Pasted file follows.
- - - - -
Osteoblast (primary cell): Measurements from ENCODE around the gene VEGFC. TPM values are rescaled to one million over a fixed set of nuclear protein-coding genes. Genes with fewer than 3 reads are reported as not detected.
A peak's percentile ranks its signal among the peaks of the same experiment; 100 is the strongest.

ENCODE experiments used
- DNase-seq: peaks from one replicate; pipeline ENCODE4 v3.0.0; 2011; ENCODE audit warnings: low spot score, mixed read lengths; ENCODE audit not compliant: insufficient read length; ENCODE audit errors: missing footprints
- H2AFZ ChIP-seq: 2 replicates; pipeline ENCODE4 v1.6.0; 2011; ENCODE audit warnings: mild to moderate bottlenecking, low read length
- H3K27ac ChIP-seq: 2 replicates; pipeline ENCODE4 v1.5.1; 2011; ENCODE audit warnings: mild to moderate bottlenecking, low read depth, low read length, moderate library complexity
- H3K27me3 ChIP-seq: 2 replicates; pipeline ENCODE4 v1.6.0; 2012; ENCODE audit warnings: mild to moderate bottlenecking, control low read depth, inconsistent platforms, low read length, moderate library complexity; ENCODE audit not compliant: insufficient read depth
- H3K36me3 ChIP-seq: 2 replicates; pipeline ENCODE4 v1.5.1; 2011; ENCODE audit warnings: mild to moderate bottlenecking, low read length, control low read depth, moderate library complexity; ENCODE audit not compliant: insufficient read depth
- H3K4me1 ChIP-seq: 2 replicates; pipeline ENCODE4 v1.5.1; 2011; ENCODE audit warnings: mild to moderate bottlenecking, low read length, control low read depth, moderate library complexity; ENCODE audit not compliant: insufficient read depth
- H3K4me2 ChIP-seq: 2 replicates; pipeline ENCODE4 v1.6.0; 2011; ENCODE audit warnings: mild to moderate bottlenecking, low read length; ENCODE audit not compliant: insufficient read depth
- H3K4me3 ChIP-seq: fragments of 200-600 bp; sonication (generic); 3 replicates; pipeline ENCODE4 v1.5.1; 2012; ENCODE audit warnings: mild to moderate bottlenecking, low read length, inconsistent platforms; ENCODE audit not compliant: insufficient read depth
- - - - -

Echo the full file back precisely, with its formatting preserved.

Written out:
Osteoblast (primary cell): Measurements from ENCODE around the gene VEGFC. TPM values are rescaled to one million over a fixed set of nuclear protein-coding genes. Genes with fewer than 3 reads are reported as not detected.
A peak's percentile ranks its signal among the peaks of the same experiment; 100 is the strongest.

ENCODE experiments used
- DNase-seq: peaks from one replicate; pipeline ENCODE4 v3.0.0; 2011; ENCODE audit warnings: low spot score, mixed read lengths; ENCODE audit not compliant: insufficient read length; ENCODE audit errors: missing footprints
- H2AFZ ChIP-seq: 2 replicates; pipeline ENCODE4 v1.6.0; 2011; ENCODE audit warnings: mild to moderate bottlenecking, low read length
- H3K27ac ChIP-seq: 2 replicates; pipeline ENCODE4 v1.5.1; 2011; ENCODE audit warnings: mild to moderate bottlenecking, low read depth, low read length, moderate library complexity
- H3K27me3 ChIP-seq: 2 replicates; pipeline ENCODE4 v1.6.0; 2012; ENCODE audit warnings: mild to moderate bottlenecking, control low read depth, inconsistent platforms, low read length, moderate library complexity; ENCODE audit not compliant: insufficient read depth
- H3K36me3 ChIP-seq: 2 replicates; pipeline ENCODE4 v1.5.1; 2011; ENCODE audit warnings: mild to moderate bottlenecking, low read length, control low read depth, moderate library complexity; ENCODE audit not compliant: insufficient read depth
- H3K4me1 ChIP-seq: 2 replicates; pipeline ENCODE4 v1.5.1; 2011; ENCODE audit warnings: mild to moderate bottlenecking, low read length, control low read depth, moderate library complexity; ENCODE audit not compliant: insufficient read depth
- H3K4me2 ChIP-seq: 2 replicates; pipeline ENCODE4 v1.6.0; 2011; ENCODE audit warnings: mild to moderate bottlenecking, low read length; ENCODE audit not compliant: insufficient read depth
- H3K4me3 ChIP-seq: fragments of 200-600 bp; sonication (generic); 3 replicates; pipeline ENCODE4 v1.5.1; 2012; ENCODE audit warnings: mild to moderate bottlenecking, low read length, inconsistent platforms; ENCODE audit not compliant: insufficient read depth